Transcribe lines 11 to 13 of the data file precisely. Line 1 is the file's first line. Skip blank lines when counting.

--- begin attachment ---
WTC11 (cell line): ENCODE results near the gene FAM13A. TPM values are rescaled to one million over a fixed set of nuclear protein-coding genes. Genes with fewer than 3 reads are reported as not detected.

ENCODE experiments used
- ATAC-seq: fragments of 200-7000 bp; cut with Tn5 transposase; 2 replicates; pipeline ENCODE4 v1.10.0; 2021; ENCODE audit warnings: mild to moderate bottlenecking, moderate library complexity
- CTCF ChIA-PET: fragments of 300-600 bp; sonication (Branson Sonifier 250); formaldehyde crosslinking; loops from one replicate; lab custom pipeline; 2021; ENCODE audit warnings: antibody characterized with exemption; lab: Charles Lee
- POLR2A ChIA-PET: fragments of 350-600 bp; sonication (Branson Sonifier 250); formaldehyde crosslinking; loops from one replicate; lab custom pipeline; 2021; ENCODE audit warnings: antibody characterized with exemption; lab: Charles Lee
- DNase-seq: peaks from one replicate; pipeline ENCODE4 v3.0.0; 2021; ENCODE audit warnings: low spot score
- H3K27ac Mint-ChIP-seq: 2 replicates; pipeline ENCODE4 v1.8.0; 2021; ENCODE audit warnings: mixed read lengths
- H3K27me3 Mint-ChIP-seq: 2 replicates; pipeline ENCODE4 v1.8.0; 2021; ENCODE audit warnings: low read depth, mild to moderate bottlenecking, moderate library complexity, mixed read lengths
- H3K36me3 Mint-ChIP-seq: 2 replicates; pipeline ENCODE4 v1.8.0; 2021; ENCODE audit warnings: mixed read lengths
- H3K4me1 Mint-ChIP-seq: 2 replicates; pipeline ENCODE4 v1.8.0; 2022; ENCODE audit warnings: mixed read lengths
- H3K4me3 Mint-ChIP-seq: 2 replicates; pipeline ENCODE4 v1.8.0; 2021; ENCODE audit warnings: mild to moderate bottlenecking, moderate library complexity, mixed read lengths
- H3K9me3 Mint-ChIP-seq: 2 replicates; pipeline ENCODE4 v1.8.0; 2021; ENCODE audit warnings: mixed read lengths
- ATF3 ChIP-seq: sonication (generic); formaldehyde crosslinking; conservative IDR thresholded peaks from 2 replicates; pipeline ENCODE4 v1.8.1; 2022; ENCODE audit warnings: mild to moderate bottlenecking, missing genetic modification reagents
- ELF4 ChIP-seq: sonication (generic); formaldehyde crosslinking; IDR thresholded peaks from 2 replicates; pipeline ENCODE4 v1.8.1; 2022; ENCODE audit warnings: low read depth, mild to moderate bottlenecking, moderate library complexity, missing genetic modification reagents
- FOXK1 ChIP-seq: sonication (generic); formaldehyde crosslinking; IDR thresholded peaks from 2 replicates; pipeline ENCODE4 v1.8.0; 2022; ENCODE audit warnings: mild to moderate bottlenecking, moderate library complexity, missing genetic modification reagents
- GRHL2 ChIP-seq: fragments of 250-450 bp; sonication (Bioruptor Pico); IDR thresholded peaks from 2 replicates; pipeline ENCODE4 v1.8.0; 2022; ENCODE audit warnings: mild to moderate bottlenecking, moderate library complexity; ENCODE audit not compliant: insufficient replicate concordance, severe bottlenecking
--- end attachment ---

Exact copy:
- H3K4me3 Mint-ChIP-seq: 2 replicates; pipeline ENCODE4 v1.8.0; 2021; ENCODE audit warnings: mild to moderate bottlenecking, moderate library complexity, mixed read lengths
- H3K9me3 Mint-ChIP-seq: 2 replicates; pipeline ENCODE4 v1.8.0; 2021; ENCODE audit warnings: mixed read lengths
- ATF3 ChIP-seq: sonication (generic); formaldehyde crosslinking; conservative IDR thresholded peaks from 2 replicates; pipeline ENCODE4 v1.8.1; 2022; ENCODE audit warnings: mild to moderate bottlenecking, missing genetic modification reagents